Bruno Menard's new restaurant at Asia Square is solely for the office crowd: it doesn't open on weekends. Pity us non-Shenton people. That can be a turn off. The set lunch was a three course meal priced at $39++ which seemed alright. The amuse bouche was prawns based which I'm allergic to; server 1 says can change to salad but server 2 says cannot then went to check with chef which apparently says it is pre-prepared so also cannot change. First disappointment. First acid test failed two ways: 1) it's basic enough to change starters in a set course due to allergy, even a simple salad is good enough (but I can respect a chef's decision, but that doesn't that mean I approve of it); 2) servers shouldn't have conflicting opinions/instructions. After that incident, I was too miffed to search for a main course so settled on the set lunch's main. And watcha know!, they removed my butter knife even before I was done with the bread or the main course was served (!). The main was a polenta dish served with ham, cheese and sweet meat (like those you find in bacang). It was quite tasty, very filling but veered towards being too filling (because of the polenta) and jelat. Quite a modern/local twist to a French dish. The main was coupled with a crisp house Chablis which I ordered after 3 servers/managers asked me separately whether I wanted wine with my lunch. They did not ask me whether I want dessert my meal!!! Sacrilegious! They just served my partner's who ordered the set lunch! And when dessert came (3 pieces: lemon creme brûlée, chocolate macaron and cream with ?raspberry coulis jelly), 2 servers asked to clear the plate before we were done!! Poor service!! The lemon creme brûlée was good, tart but creamy, but another point of contention: no one really told us what we are eating I'm just guessing the dishes here. Bistro rather than proper dining I guess. The decor was warm and woody and inviting. Cappuccino was from Nespresso and the foam fell flat in bout 2 minutes.

Verdict: Will come back again to try their dinner or a la carte menu purely out of residual goodwill towards Bruno Menard (and his awesome L'Osier).









28 November 2012

Life of Pi [IMAX] [3D]


disclaimer: I just finished the book the day before the movie

Book: Finally re-read this book 10 years after I gave up on it less than midway through. Back than, I remembered reading it and going "huh?", but now, 10 years older, I kind of better appreciate the storytelling, the structure and the underlying message of faith, belief and life. Part One and Three nicely bookmark the themes that was presented in an allegorical Part Two which Martel described with such cinematic quality that it makes me very excited to watch Ang Lee translate it into 3D on IMAX (for good or bad)!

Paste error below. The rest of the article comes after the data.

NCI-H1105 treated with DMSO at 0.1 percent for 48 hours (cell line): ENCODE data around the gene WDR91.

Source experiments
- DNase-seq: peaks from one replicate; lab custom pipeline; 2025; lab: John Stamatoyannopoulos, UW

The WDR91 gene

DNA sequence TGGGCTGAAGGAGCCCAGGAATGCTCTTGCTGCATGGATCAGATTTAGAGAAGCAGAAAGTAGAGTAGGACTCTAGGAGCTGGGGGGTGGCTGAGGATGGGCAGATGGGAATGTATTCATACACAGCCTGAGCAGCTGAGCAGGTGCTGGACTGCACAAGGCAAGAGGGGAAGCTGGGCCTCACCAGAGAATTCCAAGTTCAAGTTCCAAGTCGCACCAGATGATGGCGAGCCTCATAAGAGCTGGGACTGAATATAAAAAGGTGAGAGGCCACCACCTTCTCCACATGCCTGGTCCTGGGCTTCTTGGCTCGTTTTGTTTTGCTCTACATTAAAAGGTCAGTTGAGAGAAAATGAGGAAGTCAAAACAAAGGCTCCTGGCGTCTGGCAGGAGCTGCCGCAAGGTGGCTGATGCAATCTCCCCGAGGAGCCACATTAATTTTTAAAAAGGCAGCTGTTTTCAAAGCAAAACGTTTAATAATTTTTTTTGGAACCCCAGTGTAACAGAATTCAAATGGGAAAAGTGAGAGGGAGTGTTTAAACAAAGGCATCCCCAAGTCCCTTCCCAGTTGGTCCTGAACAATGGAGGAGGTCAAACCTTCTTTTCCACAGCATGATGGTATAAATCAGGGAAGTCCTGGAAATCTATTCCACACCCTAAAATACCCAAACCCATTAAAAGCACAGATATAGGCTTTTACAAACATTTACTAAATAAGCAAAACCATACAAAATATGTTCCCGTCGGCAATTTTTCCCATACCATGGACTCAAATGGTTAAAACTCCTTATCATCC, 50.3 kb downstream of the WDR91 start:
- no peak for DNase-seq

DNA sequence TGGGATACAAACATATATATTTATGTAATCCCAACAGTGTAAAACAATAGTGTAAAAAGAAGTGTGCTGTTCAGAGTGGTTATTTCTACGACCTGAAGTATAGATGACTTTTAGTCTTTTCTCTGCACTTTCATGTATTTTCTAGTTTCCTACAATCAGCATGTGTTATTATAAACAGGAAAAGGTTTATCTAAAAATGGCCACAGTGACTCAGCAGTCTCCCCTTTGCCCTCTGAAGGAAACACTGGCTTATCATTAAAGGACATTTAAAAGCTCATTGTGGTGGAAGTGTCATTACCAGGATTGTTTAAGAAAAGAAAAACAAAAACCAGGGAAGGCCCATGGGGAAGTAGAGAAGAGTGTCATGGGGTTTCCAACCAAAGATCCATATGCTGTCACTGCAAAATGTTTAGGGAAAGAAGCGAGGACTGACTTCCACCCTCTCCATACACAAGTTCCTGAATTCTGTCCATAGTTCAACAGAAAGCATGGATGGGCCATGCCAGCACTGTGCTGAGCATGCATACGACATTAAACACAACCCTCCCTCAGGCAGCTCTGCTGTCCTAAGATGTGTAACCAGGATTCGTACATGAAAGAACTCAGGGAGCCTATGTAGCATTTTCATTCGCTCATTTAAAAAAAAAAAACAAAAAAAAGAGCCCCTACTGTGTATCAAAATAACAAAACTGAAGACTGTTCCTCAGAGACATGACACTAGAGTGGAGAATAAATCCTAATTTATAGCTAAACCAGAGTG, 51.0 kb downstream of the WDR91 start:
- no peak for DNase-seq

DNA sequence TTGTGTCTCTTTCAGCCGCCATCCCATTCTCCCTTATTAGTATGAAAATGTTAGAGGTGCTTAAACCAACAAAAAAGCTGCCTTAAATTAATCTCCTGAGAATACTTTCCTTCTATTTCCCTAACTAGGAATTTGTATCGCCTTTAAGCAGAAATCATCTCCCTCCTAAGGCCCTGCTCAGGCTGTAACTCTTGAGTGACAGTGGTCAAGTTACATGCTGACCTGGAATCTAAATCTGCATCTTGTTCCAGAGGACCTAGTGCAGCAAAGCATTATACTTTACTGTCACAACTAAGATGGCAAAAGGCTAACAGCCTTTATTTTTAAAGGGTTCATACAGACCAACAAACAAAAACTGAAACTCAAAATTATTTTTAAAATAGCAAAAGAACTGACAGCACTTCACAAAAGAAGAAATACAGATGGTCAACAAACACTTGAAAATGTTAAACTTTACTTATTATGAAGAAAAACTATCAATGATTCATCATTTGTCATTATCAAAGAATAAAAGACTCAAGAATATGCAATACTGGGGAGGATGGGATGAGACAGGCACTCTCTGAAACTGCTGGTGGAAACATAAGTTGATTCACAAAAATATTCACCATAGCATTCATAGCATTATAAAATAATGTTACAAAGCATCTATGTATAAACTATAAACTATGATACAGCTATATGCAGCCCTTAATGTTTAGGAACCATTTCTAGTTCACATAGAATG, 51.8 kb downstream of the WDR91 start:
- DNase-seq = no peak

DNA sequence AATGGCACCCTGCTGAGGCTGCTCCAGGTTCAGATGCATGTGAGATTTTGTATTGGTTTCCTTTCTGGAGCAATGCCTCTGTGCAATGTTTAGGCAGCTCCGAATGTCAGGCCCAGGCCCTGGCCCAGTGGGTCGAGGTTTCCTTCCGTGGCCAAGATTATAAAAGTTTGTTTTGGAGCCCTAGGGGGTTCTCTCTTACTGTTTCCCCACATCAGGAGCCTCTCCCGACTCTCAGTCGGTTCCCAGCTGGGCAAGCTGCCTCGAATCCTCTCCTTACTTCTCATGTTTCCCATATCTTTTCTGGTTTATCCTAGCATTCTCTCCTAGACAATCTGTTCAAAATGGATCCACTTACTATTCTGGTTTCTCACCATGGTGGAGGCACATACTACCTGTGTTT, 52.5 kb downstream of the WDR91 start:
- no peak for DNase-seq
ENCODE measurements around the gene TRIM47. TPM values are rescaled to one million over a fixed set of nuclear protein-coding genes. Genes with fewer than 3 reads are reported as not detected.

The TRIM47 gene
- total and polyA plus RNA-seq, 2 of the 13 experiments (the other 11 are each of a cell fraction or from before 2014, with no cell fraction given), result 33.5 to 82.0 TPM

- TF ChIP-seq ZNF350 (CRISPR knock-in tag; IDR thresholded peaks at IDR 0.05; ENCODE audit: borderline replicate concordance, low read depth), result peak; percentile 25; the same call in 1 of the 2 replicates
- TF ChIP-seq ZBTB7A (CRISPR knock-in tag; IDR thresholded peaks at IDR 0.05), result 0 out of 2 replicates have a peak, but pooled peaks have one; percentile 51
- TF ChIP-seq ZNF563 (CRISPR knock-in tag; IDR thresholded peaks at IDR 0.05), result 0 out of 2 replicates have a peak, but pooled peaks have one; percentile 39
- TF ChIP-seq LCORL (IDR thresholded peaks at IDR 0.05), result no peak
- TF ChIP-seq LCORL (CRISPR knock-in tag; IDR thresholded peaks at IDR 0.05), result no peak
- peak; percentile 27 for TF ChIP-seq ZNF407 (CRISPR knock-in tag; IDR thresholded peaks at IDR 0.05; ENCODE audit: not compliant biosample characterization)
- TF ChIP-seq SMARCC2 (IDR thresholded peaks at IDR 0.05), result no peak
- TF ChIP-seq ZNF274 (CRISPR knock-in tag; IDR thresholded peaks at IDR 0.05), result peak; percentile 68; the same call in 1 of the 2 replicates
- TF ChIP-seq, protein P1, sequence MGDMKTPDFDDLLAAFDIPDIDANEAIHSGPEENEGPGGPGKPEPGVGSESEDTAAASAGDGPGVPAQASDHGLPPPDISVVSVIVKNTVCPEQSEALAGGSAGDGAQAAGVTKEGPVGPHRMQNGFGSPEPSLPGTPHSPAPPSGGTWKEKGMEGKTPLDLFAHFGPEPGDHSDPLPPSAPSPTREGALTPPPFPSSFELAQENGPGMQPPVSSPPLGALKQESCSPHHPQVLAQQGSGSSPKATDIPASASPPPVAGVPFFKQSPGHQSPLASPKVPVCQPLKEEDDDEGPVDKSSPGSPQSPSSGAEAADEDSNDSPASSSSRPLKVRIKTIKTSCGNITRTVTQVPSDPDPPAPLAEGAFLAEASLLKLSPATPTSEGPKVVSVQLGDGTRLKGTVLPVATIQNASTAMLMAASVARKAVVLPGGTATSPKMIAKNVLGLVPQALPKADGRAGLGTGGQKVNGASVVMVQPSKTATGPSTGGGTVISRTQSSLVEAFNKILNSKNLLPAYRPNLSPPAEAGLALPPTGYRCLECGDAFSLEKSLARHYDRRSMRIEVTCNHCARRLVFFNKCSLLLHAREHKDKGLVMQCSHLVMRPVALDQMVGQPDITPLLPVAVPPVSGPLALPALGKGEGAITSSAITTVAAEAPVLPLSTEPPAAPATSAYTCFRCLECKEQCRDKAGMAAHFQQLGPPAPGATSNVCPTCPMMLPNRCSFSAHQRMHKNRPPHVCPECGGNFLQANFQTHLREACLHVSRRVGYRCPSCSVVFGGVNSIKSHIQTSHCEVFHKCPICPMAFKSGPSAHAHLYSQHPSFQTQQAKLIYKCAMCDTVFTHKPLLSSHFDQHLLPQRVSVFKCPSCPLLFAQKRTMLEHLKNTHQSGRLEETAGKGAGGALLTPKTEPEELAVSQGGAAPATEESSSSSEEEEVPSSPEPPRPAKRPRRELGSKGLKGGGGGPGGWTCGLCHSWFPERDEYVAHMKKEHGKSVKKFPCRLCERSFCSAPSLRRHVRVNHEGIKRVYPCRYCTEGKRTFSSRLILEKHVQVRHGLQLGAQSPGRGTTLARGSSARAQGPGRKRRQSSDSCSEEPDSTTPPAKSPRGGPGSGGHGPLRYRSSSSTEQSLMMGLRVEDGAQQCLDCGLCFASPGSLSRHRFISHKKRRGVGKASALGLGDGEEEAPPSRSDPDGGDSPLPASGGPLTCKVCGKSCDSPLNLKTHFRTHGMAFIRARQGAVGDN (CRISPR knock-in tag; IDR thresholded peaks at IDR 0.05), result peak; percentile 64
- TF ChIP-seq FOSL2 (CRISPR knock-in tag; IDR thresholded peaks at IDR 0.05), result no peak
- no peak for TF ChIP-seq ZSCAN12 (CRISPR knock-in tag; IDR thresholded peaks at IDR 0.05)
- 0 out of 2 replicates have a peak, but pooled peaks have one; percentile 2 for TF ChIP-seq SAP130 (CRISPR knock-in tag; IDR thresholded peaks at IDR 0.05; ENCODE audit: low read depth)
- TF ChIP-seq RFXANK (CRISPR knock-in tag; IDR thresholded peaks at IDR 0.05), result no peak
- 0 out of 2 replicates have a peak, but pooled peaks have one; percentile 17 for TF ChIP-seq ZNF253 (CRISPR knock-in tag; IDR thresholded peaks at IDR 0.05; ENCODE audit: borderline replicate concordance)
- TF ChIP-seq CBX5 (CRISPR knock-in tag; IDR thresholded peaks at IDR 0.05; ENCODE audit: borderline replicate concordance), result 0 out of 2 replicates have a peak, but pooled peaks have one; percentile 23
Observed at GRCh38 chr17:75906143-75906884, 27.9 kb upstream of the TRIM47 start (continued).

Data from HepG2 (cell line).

Movie: Visually stunning! 3D is really an absolute must for this Ang Lee spectacle! There's no doubt that he will get another Best Director nomination and the show will get noms for Best Picture, Best Effects, Best Cinematography (side: my bet still on "Skyfall" actually) and Best Adapted screenplay. Whether it will win is another matter, perhaps in Effects. But Ang Lee's direction was amazing and some scenes really stood out! Beautiful and poetic. 3D was really used effectively here. From the opening montage to the Pacific adventures, the 3D gave the events a depth and realism that is both effective and immersive. Some shots are a tad gimmicky but they are not redundant. After Scorcese's "Hugo" last year, this really shows how 3D can be used brilliantly! The tiger was astounding especially in 3D. The acting was acceptable for first timer Suraj Sharma. The score by Mychael Danna was suitable but sometimes it lacked the sweeping grandeur that befit an epic fantasy adventure such as this. As for the plot, it was very straightforward. Some of the best lines were actually Yann Martel's own words from the book. <from here on, discussions may involve the inevitable comparison with the book which I had reviewed above> Unfortunately I think it lacked "something" from the book. Ang Lee made the incredible story more credible and plausible, and explained some inner thoughts via visual translation which suits the big screen. But all were in context with Part 2. The most cinematic part of the book. However, what was lost in translation was the heart and soul of the book. Part 1 was condensed and diluted and we lose out on Pi's religious growth which sustained the backbone of his survival in the Pacific. One new scene added by David Magee and Lee was totally irrelevant and added nothing to the story. If it did, it would have been acceptable, but nothing (*spoiler* the dancer). Part 2 was cinematic in the book and it was gorgeous on the big screen, but we are missing Pi's desperation and despondence. Without the increasing feeling of lost, and isolation abandon-ness, we cannot root for Pi to overcome his situation nor connect on a deeper emotional level with him. This was what was essentially missing from the movie. A lead character that the audience only have a superficial connection with. In addition, in my opinion, the book is not about "making you believe in God", but instead it makes you believe in Faith. The filmmakers tried too hard to jam the "God" bit in and missed out on the theme of Faith and the power of storytelling. The ending in the movie could have been more open and ambiguous like in the book, which would have made it more satisfying. Also, by censoring the violent, gruesome and bloody details of survival in the book, the movie sugar-coats the story and simplifies suffering. Granted, this book is difficult to translate to the screen, and Ang Lee has done a very commendable job. By itself, it is visually stunning with a simple, yet effective story about survival (and God if you so choose to believe). However, in comparison with the book, it loses depth and forgets about the power of a story to move, to instill faith and belief in the human soul.